So, how are they different?

  • Taekwondo emphasizes kicking techniques, while Karate focuses on hand strikes.
  • Taekwondo = Korea.
    Karate = Okinawa, Japan (with roots from hand fighting in China).
  • Prearranged sequences of techniques, generally known as forms, are referred to as poomsae in Taekwondo, and kata in Karate
  • Tae Kwon Do is an Olympic sport.
  • The specific postures, stances, and movements differ significantly between Taekwondo and Karate.

It should be noted that although taekwondo (also known as tae kwon do) tends to favor fast kicking, taekwondo training is well-rounded and involves learning blocks, punches, open-handed strikes, take-downs, throws, and joint locks.

Conversely, while karate is known for hand techniques, it frequently includes knee and elbow strikes, and does use kicking techniques to a certain extent.

How to choose?

If you are trying to decide between a Tae Kwon Do or a Karate school, the decision to train in one versus the other may come down to a personal preference of style (as described above), however other conditions should play in part in your decision:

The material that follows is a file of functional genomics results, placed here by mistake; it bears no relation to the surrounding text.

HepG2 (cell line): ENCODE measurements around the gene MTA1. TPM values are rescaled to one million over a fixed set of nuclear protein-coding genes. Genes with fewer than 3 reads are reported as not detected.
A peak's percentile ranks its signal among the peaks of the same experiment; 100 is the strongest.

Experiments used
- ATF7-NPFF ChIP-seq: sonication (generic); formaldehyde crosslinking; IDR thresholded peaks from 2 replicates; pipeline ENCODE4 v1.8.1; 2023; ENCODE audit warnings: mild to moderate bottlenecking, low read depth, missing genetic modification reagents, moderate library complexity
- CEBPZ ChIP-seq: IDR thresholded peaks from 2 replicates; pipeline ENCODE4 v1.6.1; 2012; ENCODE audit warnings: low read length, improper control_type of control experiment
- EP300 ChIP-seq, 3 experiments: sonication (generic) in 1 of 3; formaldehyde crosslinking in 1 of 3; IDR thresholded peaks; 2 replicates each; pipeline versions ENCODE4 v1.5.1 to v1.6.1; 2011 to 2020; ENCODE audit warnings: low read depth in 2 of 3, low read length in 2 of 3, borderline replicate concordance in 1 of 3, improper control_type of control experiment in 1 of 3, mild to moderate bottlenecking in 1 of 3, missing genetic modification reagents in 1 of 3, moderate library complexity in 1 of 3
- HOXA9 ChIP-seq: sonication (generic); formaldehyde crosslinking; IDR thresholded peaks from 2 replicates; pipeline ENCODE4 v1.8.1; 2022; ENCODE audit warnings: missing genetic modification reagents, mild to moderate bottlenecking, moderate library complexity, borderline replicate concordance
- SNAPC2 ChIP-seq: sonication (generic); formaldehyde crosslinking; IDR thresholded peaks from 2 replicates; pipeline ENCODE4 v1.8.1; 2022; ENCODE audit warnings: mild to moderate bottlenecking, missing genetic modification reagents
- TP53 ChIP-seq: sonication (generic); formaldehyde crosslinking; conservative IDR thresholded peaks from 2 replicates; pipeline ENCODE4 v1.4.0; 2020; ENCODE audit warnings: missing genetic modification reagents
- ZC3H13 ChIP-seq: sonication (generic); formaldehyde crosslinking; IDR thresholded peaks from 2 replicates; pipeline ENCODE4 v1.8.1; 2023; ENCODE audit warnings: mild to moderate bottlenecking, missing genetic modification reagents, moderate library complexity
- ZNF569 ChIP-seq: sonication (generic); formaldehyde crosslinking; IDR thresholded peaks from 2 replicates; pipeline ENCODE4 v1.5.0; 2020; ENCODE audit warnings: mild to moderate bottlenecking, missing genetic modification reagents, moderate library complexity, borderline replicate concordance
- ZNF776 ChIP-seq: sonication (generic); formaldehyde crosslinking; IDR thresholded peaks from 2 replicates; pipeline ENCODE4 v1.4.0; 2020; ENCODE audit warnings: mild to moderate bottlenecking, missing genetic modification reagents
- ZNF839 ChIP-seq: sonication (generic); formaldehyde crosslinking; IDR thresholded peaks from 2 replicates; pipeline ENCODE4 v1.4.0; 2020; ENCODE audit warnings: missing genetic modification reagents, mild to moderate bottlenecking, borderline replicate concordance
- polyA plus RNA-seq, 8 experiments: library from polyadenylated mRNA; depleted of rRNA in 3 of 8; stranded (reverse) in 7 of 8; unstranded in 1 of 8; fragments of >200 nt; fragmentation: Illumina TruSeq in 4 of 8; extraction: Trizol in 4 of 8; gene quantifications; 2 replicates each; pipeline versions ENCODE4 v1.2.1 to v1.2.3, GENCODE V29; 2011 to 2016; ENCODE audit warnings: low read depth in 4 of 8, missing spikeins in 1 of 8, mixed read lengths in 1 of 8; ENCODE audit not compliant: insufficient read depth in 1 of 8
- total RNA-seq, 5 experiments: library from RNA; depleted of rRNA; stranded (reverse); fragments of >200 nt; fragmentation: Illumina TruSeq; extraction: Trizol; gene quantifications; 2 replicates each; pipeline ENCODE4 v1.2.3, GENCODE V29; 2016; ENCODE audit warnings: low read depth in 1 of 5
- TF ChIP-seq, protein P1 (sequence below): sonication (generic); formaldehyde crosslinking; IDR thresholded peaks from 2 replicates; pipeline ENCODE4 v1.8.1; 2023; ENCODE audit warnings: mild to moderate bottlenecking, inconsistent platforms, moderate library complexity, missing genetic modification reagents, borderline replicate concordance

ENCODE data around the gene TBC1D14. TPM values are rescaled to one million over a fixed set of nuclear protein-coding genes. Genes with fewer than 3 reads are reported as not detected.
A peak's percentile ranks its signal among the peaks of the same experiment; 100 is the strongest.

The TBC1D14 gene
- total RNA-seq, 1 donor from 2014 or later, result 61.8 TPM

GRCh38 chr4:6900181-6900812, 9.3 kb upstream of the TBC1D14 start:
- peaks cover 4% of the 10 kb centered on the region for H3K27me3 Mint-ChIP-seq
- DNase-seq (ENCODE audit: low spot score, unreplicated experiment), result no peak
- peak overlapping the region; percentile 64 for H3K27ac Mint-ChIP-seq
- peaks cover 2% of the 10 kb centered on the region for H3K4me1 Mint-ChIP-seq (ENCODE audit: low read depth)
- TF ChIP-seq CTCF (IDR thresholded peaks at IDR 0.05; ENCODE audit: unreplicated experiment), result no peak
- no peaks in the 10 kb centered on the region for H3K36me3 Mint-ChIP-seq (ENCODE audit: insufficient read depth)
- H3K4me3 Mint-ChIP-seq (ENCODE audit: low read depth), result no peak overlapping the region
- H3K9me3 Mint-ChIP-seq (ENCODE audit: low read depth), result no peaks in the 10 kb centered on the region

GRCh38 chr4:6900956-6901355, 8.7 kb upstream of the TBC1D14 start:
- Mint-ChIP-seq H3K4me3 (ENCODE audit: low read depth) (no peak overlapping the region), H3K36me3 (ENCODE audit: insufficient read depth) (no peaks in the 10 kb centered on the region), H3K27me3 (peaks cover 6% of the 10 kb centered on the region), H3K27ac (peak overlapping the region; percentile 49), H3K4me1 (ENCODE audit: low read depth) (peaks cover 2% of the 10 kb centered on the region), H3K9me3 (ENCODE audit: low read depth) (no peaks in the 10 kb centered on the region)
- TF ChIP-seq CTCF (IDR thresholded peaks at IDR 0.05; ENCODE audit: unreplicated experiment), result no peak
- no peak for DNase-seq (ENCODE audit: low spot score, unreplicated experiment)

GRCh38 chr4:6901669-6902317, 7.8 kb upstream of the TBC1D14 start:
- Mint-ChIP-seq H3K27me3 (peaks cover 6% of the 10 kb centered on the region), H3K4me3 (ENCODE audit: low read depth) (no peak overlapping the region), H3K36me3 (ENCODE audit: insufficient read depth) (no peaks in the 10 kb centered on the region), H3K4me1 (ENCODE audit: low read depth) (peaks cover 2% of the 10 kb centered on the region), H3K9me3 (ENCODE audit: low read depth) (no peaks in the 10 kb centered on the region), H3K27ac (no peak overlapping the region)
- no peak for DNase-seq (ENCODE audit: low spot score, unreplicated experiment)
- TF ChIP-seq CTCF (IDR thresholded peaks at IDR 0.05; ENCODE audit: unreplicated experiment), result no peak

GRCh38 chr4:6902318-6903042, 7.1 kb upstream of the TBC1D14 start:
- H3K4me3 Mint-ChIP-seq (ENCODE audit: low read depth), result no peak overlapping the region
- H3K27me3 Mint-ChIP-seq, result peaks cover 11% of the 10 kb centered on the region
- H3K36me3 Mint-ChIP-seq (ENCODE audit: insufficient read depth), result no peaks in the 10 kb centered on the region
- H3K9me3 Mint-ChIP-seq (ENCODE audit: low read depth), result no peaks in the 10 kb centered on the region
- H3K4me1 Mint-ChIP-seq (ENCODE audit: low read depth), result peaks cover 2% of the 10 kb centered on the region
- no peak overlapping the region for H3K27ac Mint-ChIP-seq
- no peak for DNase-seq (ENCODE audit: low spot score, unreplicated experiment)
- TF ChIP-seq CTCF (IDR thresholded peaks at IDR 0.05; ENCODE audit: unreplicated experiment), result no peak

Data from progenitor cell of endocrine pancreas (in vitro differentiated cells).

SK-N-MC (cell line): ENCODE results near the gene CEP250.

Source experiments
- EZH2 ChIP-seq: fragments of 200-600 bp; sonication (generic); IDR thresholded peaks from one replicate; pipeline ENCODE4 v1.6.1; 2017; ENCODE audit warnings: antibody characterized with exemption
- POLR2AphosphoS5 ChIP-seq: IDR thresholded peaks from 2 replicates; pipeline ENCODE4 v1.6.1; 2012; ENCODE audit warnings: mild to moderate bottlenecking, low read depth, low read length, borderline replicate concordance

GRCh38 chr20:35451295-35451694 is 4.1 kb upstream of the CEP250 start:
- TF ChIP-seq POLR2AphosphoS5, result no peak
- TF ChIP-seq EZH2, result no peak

• What is the quality of the instruction?
  • What does the facility look like?
  • What is the atmosphere like?
  • How does the class schedule work?
  • Where are they located?
  • Other factors?

The answers to these questions may (and sometimes should) be more important in deciding which martial art to study. You may find an aspect of a particular martial art appealing, but if the instructors are inexperienced, the atmosphere is intimidating, or the location is out of the way, your overall enjoyment and the benefits you receive will be diminished.